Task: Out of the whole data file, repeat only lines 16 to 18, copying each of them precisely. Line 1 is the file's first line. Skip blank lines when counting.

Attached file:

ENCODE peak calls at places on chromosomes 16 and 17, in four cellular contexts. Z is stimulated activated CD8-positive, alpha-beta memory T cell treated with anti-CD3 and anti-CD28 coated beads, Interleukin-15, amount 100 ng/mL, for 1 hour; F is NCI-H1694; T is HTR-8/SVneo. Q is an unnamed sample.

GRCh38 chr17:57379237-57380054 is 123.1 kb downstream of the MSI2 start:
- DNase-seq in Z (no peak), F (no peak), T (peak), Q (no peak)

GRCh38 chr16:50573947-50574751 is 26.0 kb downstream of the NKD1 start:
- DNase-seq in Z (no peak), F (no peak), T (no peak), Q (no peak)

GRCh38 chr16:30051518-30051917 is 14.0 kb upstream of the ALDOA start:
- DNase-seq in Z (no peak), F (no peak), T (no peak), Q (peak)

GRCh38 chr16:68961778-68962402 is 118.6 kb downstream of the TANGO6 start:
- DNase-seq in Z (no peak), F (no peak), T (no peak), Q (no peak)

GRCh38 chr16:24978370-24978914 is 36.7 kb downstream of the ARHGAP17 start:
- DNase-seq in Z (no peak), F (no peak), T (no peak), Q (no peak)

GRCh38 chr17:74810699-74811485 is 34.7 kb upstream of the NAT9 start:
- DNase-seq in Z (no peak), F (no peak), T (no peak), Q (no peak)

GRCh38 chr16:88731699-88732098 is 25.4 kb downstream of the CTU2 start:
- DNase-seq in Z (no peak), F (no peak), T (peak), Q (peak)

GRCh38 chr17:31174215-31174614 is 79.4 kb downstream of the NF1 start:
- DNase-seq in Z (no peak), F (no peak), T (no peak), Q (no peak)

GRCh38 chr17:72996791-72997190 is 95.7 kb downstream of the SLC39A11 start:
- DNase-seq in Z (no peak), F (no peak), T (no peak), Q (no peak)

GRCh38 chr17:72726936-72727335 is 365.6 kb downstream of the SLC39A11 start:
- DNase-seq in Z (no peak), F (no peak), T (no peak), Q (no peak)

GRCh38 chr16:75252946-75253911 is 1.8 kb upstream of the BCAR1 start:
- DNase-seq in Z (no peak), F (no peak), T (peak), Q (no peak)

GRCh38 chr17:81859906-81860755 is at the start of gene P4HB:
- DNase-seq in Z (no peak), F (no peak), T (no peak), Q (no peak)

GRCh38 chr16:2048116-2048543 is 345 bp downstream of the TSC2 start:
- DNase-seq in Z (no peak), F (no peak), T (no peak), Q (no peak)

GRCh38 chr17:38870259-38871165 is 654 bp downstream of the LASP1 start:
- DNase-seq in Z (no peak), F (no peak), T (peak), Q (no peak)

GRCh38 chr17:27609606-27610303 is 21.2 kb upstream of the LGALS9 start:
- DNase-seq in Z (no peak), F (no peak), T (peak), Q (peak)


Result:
GRCh38 chr17:31174215-31174614 is 79.4 kb downstream of the NF1 start:
- DNase-seq in Z (no peak), F (no peak), T (no peak), Q (no peak)

GRCh38 chr17:72996791-72997190 is 95.7 kb downstream of the SLC39A11 start: